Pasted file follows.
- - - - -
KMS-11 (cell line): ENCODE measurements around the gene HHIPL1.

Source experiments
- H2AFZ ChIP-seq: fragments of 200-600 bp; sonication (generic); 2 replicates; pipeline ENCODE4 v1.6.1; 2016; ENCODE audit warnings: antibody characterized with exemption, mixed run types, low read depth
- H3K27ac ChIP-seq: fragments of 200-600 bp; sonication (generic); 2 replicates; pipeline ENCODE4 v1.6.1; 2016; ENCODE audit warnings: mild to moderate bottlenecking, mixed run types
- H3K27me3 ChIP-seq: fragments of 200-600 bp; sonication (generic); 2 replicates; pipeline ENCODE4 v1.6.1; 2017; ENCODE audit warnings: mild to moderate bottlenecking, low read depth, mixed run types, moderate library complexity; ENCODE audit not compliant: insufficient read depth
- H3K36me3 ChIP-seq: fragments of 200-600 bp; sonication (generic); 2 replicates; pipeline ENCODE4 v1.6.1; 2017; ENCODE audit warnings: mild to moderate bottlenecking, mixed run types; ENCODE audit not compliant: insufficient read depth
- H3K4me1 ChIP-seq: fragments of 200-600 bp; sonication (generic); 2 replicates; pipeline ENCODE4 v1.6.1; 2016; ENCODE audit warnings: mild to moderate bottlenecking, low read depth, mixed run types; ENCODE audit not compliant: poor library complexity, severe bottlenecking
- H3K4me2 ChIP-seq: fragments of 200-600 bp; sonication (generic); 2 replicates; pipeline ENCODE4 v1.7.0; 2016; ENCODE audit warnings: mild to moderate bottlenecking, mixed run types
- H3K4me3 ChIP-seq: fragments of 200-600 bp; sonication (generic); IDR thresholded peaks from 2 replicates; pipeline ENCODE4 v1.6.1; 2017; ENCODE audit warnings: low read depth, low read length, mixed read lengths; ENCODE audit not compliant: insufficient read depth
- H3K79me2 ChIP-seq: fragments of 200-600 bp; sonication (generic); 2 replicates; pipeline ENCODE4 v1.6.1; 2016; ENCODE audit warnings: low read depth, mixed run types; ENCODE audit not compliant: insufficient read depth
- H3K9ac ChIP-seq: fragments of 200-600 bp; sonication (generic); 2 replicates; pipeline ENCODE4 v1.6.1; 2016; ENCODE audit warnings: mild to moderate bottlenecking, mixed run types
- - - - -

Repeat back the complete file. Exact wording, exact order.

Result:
KMS-11 (cell line): ENCODE measurements around the gene HHIPL1.

Source experiments
- H2AFZ ChIP-seq: fragments of 200-600 bp; sonication (generic); 2 replicates; pipeline ENCODE4 v1.6.1; 2016; ENCODE audit warnings: antibody characterized with exemption, mixed run types, low read depth
- H3K27ac ChIP-seq: fragments of 200-600 bp; sonication (generic); 2 replicates; pipeline ENCODE4 v1.6.1; 2016; ENCODE audit warnings: mild to moderate bottlenecking, mixed run types
- H3K27me3 ChIP-seq: fragments of 200-600 bp; sonication (generic); 2 replicates; pipeline ENCODE4 v1.6.1; 2017; ENCODE audit warnings: mild to moderate bottlenecking, low read depth, mixed run types, moderate library complexity; ENCODE audit not compliant: insufficient read depth
- H3K36me3 ChIP-seq: fragments of 200-600 bp; sonication (generic); 2 replicates; pipeline ENCODE4 v1.6.1; 2017; ENCODE audit warnings: mild to moderate bottlenecking, mixed run types; ENCODE audit not compliant: insufficient read depth
- H3K4me1 ChIP-seq: fragments of 200-600 bp; sonication (generic); 2 replicates; pipeline ENCODE4 v1.6.1; 2016; ENCODE audit warnings: mild to moderate bottlenecking, low read depth, mixed run types; ENCODE audit not compliant: poor library complexity, severe bottlenecking
- H3K4me2 ChIP-seq: fragments of 200-600 bp; sonication (generic); 2 replicates; pipeline ENCODE4 v1.7.0; 2016; ENCODE audit warnings: mild to moderate bottlenecking, mixed run types
- H3K4me3 ChIP-seq: fragments of 200-600 bp; sonication (generic); IDR thresholded peaks from 2 replicates; pipeline ENCODE4 v1.6.1; 2017; ENCODE audit warnings: low read depth, low read length, mixed read lengths; ENCODE audit not compliant: insufficient read depth
- H3K79me2 ChIP-seq: fragments of 200-600 bp; sonication (generic); 2 replicates; pipeline ENCODE4 v1.6.1; 2016; ENCODE audit warnings: low read depth, mixed run types; ENCODE audit not compliant: insufficient read depth
- H3K9ac ChIP-seq: fragments of 200-600 bp; sonication (generic); 2 replicates; pipeline ENCODE4 v1.6.1; 2016; ENCODE audit warnings: mild to moderate bottlenecking, mixed run types